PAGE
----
19. Benny Blanco, Tainy, Selena Gomez, and J Balvin – “I Can’t Get Enough”: A pleasure moan produced into nugget-size song form.
20. Starcrawler – “Pet Sematary”: It really is the perfect unassailable opening guitar riff to kick off some opening credits, no matter which version.

2/15/20 UPDATE: In the spirit of comprehension, I may have overlooked a few songs that I loved enough to be top 20-worthy from a band that had already made the cut. So, to correct the record, some more-than-honorable mentions go to “MAH” and “Got to Keep On” by the Chemical Brothers.

Jeff’s Wacky SNL Review: Eddie Murphy/Lizzo

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CREDIT: Rosalind O’Connor/NBC

It’s the last new Saturday Night Live of 2019, and I got a good night’s sleep and woke up refreshed to watch it recorded on my DVR. I finished writing in my dream journal while still in bed and added a very yellow banana to my cereal. I bet Eddie Murphy was also feeling refreshed, as it’s been 35 years since he last hosted (and 35+ years since he left the cast). Hopefully Lizzo was also feeling refreshed, or at least excited, as this is her first time as music guest. Incidentally, I believe that “Liz. OH!” is what you say when you realize that it’s been 35 years since Eddie Murphy last hosted.

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‘Hustlers’ Makes Its Case for Joining the Crime Film Canon

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CREDIT: Barbara Nitke/STX

Starring: Constance Wu, Jennifer Lopez, Julia Stiles, Keke Palmer, Lili Reinhart, Mercedes Ruehl, Cardi B, Madeline Brewer, Lizzo

Director: Lorene Scafaria

Running Time: 110 Minutes

Rating: R for Incidental and Purposeful Strip Club Nudity, A Few Roofies and Cocaine Bumps, and Some Crimes-Gone-Wrong Chaos

Release Date: September 13, 2019

There’s a scene early in Hustlers when Jennifer Lopez masterfully, with almost arrogant panache, swings around the pole to the tune of Fiona Apple’s “Criminal,” and it looks like this is going to be the distaff answer to Magic Mike. For too long, cinematic lady stripping has focused merely on the exploitative, and now it is time to treat it like an art form! J. Lo’s command of physics and her own body at 50 years old is indeed a breathtaking wonder to behold, but this is merely the amuse-bouche. Soon enough, Hustlers develops into an epic crime drama, a sort of female spin on Goodfellas. It only spans a few years versus the decades of Scorcese’s gangster classic, but it doesn’t take too long for the relationships at the heart of this scam to become deeper and deeper and more and more complicated.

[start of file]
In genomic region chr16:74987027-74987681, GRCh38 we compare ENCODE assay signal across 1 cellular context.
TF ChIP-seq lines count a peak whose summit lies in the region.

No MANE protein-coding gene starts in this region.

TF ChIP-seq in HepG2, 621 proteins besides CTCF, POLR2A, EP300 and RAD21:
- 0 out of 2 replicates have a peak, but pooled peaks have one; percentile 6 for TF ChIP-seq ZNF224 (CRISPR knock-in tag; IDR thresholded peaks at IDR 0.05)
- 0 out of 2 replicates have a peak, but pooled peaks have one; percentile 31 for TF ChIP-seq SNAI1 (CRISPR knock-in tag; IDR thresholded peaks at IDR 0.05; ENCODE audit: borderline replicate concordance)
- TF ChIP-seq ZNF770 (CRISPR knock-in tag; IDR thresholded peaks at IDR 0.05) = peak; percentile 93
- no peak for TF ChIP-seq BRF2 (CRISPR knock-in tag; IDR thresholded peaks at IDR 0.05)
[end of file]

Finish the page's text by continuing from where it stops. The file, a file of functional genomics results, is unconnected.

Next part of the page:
Calling a new movie “the female (previous movie)” is usually frustratingly reductive, but in this case, the comparison can be unusually illuminating. I recently read a Time article that cited political science research about the differences between the typical reasons men and women get into politics. Where men tend to do so for the status of the position, women tend to run so that they can effect social change. While watching Hustlers, I wondered if the same rubric could be applied to explain the different rationales why men and women enter into a life of crime. So many cinematic male gangsters and fraudsters (Henry Hill chief among them) become what they become because of how cool it seems. But Constance Wu’s Dorothy and Lopez’s Ramona come up with their scam so that they can take of their kids, parents, grandparents, and sisters at the club.

The scheme at the center of Hustlers involves Ramona, Dorothy, and their colleagues luring their Wall Street customers into a blacked-out trap, drugging them enough that they’re willing to drop tens of thousands of dollars in one night at a strip club (but not so much that they fall asleep or OD). They justify their actions by figuring that these guys can afford to have a few g’s go missing. Plus, in light of the 2000s financial crisis, they’re essentially guilty of stealing from the rest of the country and getting away with it. The trouble comes when it becomes clear that some of the girls’ marks are not as invincible as they try to rationalize, and they’re in fact putting them in the same economic bind that they’ve been fighting themselves to get out of. The sisterhood that’s built by the Hustlers scam is full of genuine love, and that’s why it’s so bittersweet when the bubble is burst. If you’re looking for a story that epitomizes doing the wrong thing for the right reasons, this is the best option in quite some time.

P.S.: There’s a running gag in which Lili Reinhart vomits in high-pressure situations, and it never fails to deliver.

Hustlers is Recommended If You Like: Goodfellas, Magic Mike, Thelma & Louise, Economic Revenge

Grade: 4 out of 5 Scores